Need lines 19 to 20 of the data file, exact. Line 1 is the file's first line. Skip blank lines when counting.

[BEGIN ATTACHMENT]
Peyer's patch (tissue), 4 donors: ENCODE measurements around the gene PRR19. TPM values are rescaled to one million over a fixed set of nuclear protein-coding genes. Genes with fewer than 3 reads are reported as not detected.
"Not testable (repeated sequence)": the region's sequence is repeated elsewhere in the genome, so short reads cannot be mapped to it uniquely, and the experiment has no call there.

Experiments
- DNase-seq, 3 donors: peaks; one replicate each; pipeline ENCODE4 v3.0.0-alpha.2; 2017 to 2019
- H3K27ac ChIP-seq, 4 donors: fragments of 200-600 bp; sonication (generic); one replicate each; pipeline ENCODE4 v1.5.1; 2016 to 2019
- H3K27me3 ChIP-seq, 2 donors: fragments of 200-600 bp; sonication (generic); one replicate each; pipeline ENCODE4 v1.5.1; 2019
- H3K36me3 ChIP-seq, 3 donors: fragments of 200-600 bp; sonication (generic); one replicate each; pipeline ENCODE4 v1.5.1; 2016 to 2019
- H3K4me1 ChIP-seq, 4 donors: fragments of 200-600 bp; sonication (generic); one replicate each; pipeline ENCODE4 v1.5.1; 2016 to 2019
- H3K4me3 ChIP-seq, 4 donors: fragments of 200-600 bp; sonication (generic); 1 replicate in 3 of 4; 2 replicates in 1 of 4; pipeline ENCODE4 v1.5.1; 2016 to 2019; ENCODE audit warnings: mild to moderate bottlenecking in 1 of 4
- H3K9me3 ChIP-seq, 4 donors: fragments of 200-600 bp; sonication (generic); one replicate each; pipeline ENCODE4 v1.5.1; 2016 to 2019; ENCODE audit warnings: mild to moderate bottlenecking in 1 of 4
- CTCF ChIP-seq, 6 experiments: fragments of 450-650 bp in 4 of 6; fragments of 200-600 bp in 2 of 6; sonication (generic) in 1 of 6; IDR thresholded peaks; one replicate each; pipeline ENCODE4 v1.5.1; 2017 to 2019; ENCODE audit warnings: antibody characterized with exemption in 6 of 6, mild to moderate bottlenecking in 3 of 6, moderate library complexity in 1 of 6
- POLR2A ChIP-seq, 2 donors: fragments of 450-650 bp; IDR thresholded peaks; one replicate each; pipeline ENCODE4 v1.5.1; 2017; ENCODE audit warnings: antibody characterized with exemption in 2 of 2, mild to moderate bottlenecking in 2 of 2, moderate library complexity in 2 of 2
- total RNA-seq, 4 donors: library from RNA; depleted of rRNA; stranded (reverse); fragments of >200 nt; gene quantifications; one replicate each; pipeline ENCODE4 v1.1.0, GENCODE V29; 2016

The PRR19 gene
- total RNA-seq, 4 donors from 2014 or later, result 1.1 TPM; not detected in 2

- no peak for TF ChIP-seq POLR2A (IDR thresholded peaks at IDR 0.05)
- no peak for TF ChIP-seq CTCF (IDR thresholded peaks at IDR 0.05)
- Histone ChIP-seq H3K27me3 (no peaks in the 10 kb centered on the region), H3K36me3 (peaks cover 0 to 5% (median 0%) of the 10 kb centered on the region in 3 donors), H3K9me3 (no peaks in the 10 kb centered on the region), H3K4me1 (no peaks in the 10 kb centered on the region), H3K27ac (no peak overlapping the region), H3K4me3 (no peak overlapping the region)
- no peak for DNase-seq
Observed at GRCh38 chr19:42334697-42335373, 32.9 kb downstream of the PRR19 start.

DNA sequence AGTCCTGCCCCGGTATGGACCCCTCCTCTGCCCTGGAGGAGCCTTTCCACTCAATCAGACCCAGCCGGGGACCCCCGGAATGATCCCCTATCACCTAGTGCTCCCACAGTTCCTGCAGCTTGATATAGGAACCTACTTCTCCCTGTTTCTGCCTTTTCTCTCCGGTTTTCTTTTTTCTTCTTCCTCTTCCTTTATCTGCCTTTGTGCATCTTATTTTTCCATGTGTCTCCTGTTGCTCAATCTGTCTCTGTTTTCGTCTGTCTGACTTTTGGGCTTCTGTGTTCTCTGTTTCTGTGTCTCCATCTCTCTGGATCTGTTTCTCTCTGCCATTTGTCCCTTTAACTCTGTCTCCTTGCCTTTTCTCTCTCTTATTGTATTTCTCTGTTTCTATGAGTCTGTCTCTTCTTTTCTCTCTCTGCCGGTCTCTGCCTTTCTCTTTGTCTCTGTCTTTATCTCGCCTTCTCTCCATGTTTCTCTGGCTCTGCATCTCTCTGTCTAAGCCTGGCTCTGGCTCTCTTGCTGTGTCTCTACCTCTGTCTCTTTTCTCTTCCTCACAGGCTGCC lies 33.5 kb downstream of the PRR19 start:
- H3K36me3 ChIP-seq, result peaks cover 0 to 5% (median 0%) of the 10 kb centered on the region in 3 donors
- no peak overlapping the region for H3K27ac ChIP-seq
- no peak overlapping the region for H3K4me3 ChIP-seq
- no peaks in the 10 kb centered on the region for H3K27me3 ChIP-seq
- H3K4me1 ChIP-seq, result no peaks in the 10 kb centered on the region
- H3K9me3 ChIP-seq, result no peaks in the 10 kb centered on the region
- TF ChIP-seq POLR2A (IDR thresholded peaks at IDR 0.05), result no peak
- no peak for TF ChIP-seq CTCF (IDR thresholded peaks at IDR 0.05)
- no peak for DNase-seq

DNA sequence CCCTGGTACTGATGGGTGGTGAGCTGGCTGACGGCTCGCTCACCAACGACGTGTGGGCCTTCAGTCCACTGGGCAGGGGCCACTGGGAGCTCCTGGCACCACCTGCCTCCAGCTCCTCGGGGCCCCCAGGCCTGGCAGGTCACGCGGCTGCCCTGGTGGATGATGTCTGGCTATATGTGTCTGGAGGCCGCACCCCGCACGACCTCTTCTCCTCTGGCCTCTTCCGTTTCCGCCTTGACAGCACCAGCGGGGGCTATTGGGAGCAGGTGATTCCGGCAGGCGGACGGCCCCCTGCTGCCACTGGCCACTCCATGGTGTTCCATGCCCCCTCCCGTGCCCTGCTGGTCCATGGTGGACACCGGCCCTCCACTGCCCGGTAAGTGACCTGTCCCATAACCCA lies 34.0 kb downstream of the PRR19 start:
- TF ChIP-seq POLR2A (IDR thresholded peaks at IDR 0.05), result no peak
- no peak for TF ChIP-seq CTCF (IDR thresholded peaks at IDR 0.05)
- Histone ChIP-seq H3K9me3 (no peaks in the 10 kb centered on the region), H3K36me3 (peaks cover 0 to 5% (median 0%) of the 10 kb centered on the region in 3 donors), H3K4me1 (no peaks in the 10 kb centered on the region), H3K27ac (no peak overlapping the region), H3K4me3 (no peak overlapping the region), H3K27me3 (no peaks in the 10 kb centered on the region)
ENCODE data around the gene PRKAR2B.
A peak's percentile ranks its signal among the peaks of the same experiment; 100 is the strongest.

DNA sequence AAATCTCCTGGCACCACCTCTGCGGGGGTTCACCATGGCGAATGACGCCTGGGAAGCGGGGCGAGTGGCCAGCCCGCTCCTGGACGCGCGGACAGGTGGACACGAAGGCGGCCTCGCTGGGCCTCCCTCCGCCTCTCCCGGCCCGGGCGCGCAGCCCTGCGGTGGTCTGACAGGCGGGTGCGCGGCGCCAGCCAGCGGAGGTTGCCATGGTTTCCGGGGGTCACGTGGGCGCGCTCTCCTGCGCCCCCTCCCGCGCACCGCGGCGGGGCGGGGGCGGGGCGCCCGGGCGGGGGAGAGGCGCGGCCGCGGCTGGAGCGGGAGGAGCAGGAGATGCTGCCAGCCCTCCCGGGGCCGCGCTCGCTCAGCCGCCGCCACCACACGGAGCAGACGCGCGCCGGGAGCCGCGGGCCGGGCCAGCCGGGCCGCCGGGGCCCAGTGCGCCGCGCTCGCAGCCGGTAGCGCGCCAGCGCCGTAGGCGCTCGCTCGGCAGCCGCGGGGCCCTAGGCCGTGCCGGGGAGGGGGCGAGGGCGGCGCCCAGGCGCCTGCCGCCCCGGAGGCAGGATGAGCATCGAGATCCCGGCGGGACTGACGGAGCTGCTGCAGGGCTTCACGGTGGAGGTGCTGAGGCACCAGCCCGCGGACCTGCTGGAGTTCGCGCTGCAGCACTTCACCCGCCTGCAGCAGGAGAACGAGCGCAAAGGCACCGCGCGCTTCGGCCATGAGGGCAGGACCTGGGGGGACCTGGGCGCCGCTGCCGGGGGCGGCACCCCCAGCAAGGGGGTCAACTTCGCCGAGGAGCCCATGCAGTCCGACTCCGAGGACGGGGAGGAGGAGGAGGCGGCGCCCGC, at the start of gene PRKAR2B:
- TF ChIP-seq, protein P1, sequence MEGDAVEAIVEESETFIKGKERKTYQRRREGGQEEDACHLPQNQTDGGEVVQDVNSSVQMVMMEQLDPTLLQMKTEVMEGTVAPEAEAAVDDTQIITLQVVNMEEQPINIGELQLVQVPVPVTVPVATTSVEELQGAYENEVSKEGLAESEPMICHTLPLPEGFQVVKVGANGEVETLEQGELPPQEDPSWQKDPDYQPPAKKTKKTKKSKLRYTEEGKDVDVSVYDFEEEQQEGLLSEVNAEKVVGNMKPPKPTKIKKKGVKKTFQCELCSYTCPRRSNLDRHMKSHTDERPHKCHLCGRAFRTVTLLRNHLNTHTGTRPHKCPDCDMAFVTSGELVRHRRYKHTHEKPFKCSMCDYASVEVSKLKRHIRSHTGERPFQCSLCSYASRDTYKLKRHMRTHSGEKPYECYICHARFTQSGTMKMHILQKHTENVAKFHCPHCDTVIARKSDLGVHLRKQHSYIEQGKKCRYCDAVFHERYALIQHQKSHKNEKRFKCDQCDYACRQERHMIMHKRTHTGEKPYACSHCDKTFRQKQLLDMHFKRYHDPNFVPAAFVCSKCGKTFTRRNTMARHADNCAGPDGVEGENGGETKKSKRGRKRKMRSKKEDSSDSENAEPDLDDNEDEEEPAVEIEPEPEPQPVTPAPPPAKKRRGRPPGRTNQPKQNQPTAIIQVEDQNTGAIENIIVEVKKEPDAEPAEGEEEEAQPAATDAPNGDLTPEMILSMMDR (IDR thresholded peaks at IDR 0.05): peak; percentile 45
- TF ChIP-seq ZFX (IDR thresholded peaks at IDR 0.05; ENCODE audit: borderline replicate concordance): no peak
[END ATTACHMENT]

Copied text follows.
- no peak for DNase-seq
Observed at GRCh38 chr19:42334697-42335373, 32.9 kb downstream of the PRR19 start.